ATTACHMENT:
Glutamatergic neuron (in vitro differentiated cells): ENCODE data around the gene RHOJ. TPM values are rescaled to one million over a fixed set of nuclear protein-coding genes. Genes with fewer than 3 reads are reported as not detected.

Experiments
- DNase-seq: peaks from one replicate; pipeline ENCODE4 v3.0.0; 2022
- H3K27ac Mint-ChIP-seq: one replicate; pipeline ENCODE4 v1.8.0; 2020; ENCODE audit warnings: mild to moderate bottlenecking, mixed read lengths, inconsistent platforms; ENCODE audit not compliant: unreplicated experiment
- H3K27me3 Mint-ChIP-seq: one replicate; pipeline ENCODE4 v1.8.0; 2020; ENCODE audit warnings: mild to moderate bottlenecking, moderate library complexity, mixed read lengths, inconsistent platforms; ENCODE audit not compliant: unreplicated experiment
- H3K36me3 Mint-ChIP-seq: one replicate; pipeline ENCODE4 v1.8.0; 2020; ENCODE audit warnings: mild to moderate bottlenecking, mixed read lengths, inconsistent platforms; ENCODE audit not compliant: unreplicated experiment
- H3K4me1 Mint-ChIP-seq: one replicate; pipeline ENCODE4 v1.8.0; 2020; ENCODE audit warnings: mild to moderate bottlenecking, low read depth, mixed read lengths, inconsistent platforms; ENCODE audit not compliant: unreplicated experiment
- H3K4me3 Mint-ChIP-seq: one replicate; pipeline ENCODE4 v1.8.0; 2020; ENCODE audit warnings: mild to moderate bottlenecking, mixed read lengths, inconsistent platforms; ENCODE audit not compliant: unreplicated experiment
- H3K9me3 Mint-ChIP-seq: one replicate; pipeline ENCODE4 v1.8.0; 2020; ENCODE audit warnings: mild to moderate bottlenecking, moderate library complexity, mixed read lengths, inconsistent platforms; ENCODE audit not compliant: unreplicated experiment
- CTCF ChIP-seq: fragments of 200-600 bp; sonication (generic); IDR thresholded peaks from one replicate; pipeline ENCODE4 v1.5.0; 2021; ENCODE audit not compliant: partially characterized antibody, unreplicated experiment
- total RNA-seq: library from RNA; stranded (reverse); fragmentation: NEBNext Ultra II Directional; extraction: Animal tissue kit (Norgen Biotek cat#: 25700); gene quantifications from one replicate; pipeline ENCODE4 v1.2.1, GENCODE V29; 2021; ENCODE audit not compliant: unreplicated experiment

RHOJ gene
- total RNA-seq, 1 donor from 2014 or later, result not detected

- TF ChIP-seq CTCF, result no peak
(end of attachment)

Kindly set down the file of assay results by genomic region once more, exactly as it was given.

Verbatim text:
Glutamatergic neuron (in vitro differentiated cells): ENCODE data around the gene RHOJ. TPM values are rescaled to one million over a fixed set of nuclear protein-coding genes. Genes with fewer than 3 reads are reported as not detected.

Experiments
- DNase-seq: peaks from one replicate; pipeline ENCODE4 v3.0.0; 2022
- H3K27ac Mint-ChIP-seq: one replicate; pipeline ENCODE4 v1.8.0; 2020; ENCODE audit warnings: mild to moderate bottlenecking, mixed read lengths, inconsistent platforms; ENCODE audit not compliant: unreplicated experiment
- H3K27me3 Mint-ChIP-seq: one replicate; pipeline ENCODE4 v1.8.0; 2020; ENCODE audit warnings: mild to moderate bottlenecking, moderate library complexity, mixed read lengths, inconsistent platforms; ENCODE audit not compliant: unreplicated experiment
- H3K36me3 Mint-ChIP-seq: one replicate; pipeline ENCODE4 v1.8.0; 2020; ENCODE audit warnings: mild to moderate bottlenecking, mixed read lengths, inconsistent platforms; ENCODE audit not compliant: unreplicated experiment
- H3K4me1 Mint-ChIP-seq: one replicate; pipeline ENCODE4 v1.8.0; 2020; ENCODE audit warnings: mild to moderate bottlenecking, low read depth, mixed read lengths, inconsistent platforms; ENCODE audit not compliant: unreplicated experiment
- H3K4me3 Mint-ChIP-seq: one replicate; pipeline ENCODE4 v1.8.0; 2020; ENCODE audit warnings: mild to moderate bottlenecking, mixed read lengths, inconsistent platforms; ENCODE audit not compliant: unreplicated experiment
- H3K9me3 Mint-ChIP-seq: one replicate; pipeline ENCODE4 v1.8.0; 2020; ENCODE audit warnings: mild to moderate bottlenecking, moderate library complexity, mixed read lengths, inconsistent platforms; ENCODE audit not compliant: unreplicated experiment
- CTCF ChIP-seq: fragments of 200-600 bp; sonication (generic); IDR thresholded peaks from one replicate; pipeline ENCODE4 v1.5.0; 2021; ENCODE audit not compliant: partially characterized antibody, unreplicated experiment
- total RNA-seq: library from RNA; stranded (reverse); fragmentation: NEBNext Ultra II Directional; extraction: Animal tissue kit (Norgen Biotek cat#: 25700); gene quantifications from one replicate; pipeline ENCODE4 v1.2.1, GENCODE V29; 2021; ENCODE audit not compliant: unreplicated experiment

RHOJ gene
- total RNA-seq, 1 donor from 2014 or later, result not detected

- TF ChIP-seq CTCF, result no peak